Model railroading will save the world!

In Mark’s response to my post earlier this week about the Importance of Model Railroading, he pointed out that the hobby is also beneficial in developing the skills that we need to tackle the world’s hard problems.  Several local tech innovators got their starts in model railroading, and Mark is fond of pointing out that the original hackers came from the MIT Tech Model Railroad Club.  As Mark says, “If Makers will save the world then we need more Makers and MR’ing teaches valuable Maker skills.”

Maybe this should be the goal of organizations like the NMRA.  Today, “the purposes of the National Model Railroad Association are, in part, to promote, stimulate, foster, and encourage by all manner and means the art and craft of model railroading.” [NMRA Executive Handbook]  This is a self-serving mission akin to “make money by selling sugar water.”  It’s no wonder the membership is dying off.  People don’t buy what you do, they buy why you do it [Simon Sinek].

What if we turned the NMRA’s purpose on its head?  What if our goal were to support the growth of Maker skills through model railroading?  That is, rather than being a self-serving inward-facing hobby and organization, we look outward to be a world-serving organization.  Model Railroading could save the world!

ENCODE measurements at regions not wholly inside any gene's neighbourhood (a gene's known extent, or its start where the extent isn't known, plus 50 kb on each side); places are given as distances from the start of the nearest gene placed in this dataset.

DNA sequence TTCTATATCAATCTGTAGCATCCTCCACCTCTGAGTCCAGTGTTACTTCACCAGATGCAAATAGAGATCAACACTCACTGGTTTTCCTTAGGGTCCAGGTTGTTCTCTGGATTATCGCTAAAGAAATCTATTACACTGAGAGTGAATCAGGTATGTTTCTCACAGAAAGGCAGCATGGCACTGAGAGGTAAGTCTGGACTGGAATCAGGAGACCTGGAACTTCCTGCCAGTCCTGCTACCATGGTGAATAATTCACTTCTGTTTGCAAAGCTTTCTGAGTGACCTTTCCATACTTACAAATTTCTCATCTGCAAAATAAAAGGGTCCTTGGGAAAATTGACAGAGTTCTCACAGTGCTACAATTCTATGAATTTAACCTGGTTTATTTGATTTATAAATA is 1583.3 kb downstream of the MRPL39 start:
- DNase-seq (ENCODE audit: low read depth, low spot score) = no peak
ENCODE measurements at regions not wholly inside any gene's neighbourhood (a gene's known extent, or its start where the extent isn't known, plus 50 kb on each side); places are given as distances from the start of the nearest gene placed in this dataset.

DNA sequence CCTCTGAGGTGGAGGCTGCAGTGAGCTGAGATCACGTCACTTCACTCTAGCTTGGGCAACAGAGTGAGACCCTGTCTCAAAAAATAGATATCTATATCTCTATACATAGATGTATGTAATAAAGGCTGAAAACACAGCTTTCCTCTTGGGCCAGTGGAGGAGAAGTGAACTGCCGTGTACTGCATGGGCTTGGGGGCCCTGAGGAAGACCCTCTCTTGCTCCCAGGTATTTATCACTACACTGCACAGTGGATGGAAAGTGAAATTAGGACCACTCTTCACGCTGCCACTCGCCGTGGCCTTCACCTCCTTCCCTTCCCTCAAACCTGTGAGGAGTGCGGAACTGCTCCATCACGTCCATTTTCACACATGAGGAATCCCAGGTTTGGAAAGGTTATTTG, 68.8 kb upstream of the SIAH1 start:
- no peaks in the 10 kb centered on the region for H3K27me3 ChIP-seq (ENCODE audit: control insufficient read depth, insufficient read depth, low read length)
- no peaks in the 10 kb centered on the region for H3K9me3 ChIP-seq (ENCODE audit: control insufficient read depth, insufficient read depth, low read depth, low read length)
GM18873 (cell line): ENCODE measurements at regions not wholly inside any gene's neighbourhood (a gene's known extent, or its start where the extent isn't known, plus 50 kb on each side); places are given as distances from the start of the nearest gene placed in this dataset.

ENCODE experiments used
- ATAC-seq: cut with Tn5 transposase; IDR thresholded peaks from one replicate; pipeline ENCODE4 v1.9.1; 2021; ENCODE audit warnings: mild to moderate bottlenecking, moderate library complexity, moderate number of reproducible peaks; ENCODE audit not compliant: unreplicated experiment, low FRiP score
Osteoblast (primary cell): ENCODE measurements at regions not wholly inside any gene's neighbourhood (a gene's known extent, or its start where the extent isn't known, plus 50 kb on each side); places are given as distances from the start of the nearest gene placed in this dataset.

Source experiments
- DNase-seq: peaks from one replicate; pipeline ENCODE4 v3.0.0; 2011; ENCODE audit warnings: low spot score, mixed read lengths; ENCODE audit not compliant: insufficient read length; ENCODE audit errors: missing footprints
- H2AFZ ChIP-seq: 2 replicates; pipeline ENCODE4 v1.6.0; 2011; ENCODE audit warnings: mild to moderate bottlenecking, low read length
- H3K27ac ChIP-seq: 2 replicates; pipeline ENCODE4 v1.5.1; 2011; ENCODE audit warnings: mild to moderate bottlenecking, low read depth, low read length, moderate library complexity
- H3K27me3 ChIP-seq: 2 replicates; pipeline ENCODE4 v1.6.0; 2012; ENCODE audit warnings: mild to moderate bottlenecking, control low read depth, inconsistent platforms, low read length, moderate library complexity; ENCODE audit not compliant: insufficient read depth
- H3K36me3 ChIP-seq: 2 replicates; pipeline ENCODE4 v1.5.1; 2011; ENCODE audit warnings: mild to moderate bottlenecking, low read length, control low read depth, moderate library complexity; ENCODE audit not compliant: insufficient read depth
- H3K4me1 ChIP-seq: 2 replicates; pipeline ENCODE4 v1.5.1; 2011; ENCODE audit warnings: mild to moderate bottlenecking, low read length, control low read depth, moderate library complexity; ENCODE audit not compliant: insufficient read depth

What would this look like?

I imagine a course similar to the Leukemia and Lymphoma Society’s Team in Training.  The L&LS’s purpose is to raise awareness and funds for research, but you could be forgiven for thinking their purpose was to create healthy people who exercise.  To effect this, volunteers provide standardized local training programs that build peoples’ skills toward a goal, such as completing a race. The key features are that the course is a social opportunity, it’s relatively short, and it successfully enables the team to accomplish something they didn’t think they could.

The model railroad equivalent would teach some basic and (mostly) transferable skills – planning, measuring, carpentry, soldering, CAD, model building, electronics and scenery.   The project that could initiate all these skills is a Freemo module, and the goal of the team would be to build and display a Freemo layout at a Maker Faire.  The key is not to sell it as an introduction to model railroading, but as an introduction to making.  I’m calling the program “Get Off the Couch and Make Something, GOTCAMS.”   It’s a working title, a slight improvement over GOYAAMS, which was its name as I rode home this evening.